Trick number two: if you are worried that you're copying someone else's plot lines, don't worry about it. The Greeks did pretty much everything first, it's inevitable that you'll end up with a similar story line to someone else. It's not the story line that makes a piece of writing original, it's the characters and the developement. At least that's my opinion.

Trick number 3: rather than reading fantasy, veer off to historical fiction or some nonfiction for awhile. Not only are they a good way to 'expand your horizons', they'll take your mind off of previously done fantasy. You'd be surprised how inspired you can get by reading a book about immigrating to the U.S. or something like that.

Just remember that if you write from the heart, you'll have a very unique piece of work.
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Old 05-22-2003, 08:02 PM   #21
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Sting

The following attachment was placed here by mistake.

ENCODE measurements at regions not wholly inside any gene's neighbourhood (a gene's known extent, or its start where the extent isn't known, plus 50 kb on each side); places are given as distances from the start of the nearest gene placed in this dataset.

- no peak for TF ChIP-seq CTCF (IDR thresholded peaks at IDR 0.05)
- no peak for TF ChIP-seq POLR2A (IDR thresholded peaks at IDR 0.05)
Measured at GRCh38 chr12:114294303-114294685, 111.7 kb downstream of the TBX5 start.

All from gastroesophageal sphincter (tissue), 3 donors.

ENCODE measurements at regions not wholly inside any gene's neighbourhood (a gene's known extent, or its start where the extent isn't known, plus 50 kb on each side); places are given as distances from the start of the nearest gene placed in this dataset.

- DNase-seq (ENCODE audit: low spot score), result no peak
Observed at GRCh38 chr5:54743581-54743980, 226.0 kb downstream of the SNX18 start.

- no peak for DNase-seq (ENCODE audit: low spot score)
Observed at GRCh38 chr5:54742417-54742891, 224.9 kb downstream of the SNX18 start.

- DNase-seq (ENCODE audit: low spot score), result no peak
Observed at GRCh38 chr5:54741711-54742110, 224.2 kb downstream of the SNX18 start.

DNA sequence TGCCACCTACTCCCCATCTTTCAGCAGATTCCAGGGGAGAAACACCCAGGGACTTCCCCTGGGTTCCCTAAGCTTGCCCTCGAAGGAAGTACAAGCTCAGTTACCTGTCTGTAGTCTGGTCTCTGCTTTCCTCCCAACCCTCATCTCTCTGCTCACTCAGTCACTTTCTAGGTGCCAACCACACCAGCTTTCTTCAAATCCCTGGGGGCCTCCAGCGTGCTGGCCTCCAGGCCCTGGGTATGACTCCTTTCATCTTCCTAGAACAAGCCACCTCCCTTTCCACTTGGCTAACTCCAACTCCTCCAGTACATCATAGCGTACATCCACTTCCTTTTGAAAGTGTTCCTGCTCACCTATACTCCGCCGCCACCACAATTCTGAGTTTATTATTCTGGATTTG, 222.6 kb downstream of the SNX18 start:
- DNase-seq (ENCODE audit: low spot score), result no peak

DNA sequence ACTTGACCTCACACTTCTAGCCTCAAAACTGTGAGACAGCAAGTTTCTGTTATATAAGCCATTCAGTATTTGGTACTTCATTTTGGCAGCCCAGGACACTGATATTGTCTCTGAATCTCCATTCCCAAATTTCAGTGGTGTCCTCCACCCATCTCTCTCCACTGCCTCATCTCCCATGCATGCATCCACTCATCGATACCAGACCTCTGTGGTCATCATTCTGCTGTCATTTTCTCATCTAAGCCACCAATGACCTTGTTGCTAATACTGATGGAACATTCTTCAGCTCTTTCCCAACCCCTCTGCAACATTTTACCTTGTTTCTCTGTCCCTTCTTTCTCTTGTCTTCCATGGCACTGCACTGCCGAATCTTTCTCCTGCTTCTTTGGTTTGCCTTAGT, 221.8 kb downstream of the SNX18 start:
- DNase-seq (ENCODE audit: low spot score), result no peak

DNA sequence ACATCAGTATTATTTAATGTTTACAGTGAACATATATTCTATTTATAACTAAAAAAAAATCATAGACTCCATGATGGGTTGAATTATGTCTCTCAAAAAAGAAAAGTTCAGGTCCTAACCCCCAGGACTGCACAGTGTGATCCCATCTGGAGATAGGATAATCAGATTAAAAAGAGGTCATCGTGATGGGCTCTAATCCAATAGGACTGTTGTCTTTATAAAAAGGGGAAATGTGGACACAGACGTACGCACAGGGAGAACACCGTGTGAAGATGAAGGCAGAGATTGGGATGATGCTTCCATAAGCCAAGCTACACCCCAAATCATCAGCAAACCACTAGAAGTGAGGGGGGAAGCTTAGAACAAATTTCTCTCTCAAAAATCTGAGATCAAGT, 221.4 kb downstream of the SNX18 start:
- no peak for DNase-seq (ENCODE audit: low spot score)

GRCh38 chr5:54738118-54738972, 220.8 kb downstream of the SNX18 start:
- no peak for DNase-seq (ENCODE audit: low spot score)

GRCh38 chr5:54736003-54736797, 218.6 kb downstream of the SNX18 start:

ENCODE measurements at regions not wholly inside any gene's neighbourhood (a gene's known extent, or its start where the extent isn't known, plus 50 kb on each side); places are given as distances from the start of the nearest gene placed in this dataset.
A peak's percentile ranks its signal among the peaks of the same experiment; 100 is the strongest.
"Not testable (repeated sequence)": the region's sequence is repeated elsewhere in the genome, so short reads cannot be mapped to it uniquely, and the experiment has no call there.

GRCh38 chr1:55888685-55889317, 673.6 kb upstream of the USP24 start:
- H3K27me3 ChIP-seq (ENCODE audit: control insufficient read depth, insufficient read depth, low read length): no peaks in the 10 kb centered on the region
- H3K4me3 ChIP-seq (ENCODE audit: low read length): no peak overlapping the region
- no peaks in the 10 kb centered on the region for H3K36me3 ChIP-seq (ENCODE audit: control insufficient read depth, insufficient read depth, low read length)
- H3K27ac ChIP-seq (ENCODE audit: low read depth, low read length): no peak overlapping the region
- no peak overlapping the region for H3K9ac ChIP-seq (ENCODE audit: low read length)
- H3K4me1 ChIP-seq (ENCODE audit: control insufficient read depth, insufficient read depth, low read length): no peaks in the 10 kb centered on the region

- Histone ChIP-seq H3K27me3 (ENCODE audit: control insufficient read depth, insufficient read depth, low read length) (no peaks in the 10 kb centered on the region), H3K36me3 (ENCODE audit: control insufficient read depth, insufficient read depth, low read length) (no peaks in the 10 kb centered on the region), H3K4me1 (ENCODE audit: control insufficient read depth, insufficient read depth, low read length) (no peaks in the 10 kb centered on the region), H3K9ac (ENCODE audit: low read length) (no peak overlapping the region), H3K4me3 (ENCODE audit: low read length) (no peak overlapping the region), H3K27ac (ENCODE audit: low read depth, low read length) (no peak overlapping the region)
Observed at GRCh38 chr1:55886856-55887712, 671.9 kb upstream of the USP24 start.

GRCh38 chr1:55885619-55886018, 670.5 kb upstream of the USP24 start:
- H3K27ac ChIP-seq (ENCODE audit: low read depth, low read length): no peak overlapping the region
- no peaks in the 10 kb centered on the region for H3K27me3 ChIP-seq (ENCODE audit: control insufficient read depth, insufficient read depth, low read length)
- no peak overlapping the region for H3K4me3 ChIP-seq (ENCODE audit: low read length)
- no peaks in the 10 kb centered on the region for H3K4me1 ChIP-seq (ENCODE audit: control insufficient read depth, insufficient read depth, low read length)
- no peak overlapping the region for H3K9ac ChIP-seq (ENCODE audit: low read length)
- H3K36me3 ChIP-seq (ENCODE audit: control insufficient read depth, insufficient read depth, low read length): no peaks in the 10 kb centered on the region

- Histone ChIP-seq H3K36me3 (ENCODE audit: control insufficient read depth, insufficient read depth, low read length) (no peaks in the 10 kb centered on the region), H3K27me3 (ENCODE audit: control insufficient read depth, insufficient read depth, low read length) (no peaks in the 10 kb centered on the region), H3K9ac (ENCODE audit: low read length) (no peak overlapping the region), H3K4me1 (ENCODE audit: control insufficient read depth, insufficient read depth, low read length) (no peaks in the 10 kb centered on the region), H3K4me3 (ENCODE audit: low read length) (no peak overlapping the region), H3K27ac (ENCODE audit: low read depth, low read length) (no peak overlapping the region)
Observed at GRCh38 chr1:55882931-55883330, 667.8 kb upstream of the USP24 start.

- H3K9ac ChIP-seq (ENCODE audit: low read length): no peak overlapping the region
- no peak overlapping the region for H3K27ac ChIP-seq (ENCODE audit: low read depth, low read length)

I know exactly what you mean, Meela. I find it hard not to be inspired by other works, especially Tolkien (and Lucas, to a slightly lesser extent). I've done (or started) a lot of the things he did, like create languages (still working on that part [img]smilies/tongue.gif[/img] ), draw maps, and write up a timeline. I worried that this would seem like I was trying too hard to be like the good Professor, but then I remembered why I did all those things in the first place - I needed them for the story. I needed at the very least a basic vocabulary for two languages because it simply wouldn't have made sense for everything to be one language (for my little story, anyway). I needed the maps to get the basic idea of where towns and countries were, and how far they were from each other. And the timeline started as a fun way for me to write out histories for the world, but quickly turned into a nice method for keeping all the events in the storyline in order.